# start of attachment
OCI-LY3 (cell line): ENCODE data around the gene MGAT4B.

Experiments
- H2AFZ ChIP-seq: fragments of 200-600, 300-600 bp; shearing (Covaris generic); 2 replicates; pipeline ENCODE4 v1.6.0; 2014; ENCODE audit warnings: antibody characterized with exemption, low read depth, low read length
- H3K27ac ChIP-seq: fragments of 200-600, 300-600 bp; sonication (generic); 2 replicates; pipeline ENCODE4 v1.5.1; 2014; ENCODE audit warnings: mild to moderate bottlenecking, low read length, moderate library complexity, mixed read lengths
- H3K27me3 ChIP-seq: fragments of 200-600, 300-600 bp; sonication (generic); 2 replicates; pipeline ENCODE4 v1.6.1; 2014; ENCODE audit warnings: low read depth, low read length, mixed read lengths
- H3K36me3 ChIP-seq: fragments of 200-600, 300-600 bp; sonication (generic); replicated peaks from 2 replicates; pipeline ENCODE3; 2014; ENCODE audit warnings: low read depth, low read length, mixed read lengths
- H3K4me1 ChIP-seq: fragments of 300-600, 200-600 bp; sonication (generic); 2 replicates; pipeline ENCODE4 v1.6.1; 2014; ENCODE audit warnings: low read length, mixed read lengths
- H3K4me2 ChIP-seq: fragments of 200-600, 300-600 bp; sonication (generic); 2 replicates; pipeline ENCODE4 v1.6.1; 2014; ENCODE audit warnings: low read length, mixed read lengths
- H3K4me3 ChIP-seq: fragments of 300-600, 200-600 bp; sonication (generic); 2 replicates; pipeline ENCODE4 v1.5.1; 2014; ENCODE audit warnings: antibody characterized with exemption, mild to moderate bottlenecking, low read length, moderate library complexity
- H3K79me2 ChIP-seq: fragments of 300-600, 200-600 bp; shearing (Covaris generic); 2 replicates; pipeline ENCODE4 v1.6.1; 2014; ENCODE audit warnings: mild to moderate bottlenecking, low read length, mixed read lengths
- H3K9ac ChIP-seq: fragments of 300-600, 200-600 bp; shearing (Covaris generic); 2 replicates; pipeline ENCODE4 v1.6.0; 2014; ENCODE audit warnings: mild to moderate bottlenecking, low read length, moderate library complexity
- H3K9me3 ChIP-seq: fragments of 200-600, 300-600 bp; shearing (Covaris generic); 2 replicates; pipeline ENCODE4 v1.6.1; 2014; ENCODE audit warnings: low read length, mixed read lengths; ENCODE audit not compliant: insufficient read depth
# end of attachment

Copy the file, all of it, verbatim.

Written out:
OCI-LY3 (cell line): ENCODE data around the gene MGAT4B.

Experiments
- H2AFZ ChIP-seq: fragments of 200-600, 300-600 bp; shearing (Covaris generic); 2 replicates; pipeline ENCODE4 v1.6.0; 2014; ENCODE audit warnings: antibody characterized with exemption, low read depth, low read length
- H3K27ac ChIP-seq: fragments of 200-600, 300-600 bp; sonication (generic); 2 replicates; pipeline ENCODE4 v1.5.1; 2014; ENCODE audit warnings: mild to moderate bottlenecking, low read length, moderate library complexity, mixed read lengths
- H3K27me3 ChIP-seq: fragments of 200-600, 300-600 bp; sonication (generic); 2 replicates; pipeline ENCODE4 v1.6.1; 2014; ENCODE audit warnings: low read depth, low read length, mixed read lengths
- H3K36me3 ChIP-seq: fragments of 200-600, 300-600 bp; sonication (generic); replicated peaks from 2 replicates; pipeline ENCODE3; 2014; ENCODE audit warnings: low read depth, low read length, mixed read lengths
- H3K4me1 ChIP-seq: fragments of 300-600, 200-600 bp; sonication (generic); 2 replicates; pipeline ENCODE4 v1.6.1; 2014; ENCODE audit warnings: low read length, mixed read lengths
- H3K4me2 ChIP-seq: fragments of 200-600, 300-600 bp; sonication (generic); 2 replicates; pipeline ENCODE4 v1.6.1; 2014; ENCODE audit warnings: low read length, mixed read lengths
- H3K4me3 ChIP-seq: fragments of 300-600, 200-600 bp; sonication (generic); 2 replicates; pipeline ENCODE4 v1.5.1; 2014; ENCODE audit warnings: antibody characterized with exemption, mild to moderate bottlenecking, low read length, moderate library complexity
- H3K79me2 ChIP-seq: fragments of 300-600, 200-600 bp; shearing (Covaris generic); 2 replicates; pipeline ENCODE4 v1.6.1; 2014; ENCODE audit warnings: mild to moderate bottlenecking, low read length, mixed read lengths
- H3K9ac ChIP-seq: fragments of 300-600, 200-600 bp; shearing (Covaris generic); 2 replicates; pipeline ENCODE4 v1.6.0; 2014; ENCODE audit warnings: mild to moderate bottlenecking, low read length, moderate library complexity
- H3K9me3 ChIP-seq: fragments of 200-600, 300-600 bp; shearing (Covaris generic); 2 replicates; pipeline ENCODE4 v1.6.1; 2014; ENCODE audit warnings: low read length, mixed read lengths; ENCODE audit not compliant: insufficient read depth